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Pop Review : Bassey Sticks To Her Way

July 19, 1986|CONNIE JOHNSON

You expect a lot from Shirley Bassey. For the last 20 years, the slinky, glamorous performer has been taking the most frail pop melodies and infusing them with enough cheek and chutzpah to distinguish her from countless other female pop singers.

Often bombastic, always dramatic, she's not quite in the heavyweight category of fellow Londoner Cleo Laine; she is, nevertheless, a consistent crowd-pleaser.

So why was she mostly boring Thursday night at the Greek Theatre?

The extravagant sequined gowns and grandiose gestures were still a staple of her one hour-plus act--as was her lovely, thousand-watt smile. But rather than try anything different or challenging, Bassey stuck to the tried-and-true. Which meant yet another rendition of "New York, New York," "Send In the Clowns" and--horror of horrors--"My Way."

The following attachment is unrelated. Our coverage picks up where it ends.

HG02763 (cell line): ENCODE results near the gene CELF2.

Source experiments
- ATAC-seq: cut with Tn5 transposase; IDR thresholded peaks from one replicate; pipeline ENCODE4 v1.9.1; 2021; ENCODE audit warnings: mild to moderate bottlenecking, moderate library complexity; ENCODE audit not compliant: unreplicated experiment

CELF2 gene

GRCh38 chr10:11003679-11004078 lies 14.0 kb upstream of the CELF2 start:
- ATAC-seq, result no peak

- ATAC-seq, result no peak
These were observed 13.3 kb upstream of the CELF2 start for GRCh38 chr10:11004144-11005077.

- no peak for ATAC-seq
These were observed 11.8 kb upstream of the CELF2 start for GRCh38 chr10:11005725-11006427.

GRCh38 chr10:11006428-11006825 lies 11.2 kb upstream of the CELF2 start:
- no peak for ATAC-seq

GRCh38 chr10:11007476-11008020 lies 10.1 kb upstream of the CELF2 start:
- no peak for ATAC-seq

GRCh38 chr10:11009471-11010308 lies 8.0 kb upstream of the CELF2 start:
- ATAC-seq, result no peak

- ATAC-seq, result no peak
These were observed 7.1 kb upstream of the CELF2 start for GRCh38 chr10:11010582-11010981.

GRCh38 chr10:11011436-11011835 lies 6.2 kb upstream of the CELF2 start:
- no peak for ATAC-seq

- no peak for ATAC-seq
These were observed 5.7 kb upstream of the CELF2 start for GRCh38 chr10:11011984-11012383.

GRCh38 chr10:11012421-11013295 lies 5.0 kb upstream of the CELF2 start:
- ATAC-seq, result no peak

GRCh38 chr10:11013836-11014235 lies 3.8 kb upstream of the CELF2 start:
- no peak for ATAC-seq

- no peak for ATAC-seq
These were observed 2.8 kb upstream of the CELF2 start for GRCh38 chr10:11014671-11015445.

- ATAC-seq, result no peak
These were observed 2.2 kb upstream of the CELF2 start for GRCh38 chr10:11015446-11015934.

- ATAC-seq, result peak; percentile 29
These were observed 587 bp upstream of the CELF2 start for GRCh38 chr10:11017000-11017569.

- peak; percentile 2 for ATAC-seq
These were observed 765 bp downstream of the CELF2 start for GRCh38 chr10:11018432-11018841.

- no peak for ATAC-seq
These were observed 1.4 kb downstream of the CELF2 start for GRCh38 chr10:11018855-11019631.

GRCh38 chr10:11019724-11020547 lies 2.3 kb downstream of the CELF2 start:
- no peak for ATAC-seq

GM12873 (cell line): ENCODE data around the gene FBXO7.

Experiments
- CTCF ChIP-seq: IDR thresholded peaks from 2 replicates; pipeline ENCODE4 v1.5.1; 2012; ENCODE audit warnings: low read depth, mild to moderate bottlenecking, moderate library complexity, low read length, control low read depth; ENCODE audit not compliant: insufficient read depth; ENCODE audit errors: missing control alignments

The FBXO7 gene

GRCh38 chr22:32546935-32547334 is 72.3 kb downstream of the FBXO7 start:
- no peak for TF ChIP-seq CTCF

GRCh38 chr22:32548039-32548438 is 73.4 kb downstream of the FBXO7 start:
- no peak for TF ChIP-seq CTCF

That those songs have been sung with mind-numbing regularity by every lounge singer in the world is bad enough. What's worse is that Bassey didn't take them to any new levels of expression and meaning. A difficult task, at this point, but not impossible.

Bassey also omitted many of her own signature tunes, including "Goldfinger" and "I Capricorn." Bassey is capable of doing a sultry, serio-comic version of "Hey, Big Spender" from "Sweet Charity" that's frisky enough to kick both Debbie Allen and Gwen Verdon out of the running--but she didn't sing that, either.

Her survival is admirable. But what you want Bassey to do is continue to grow, to thrive--and knock your socks off with a style that's fresh, heartfelt and challenging.

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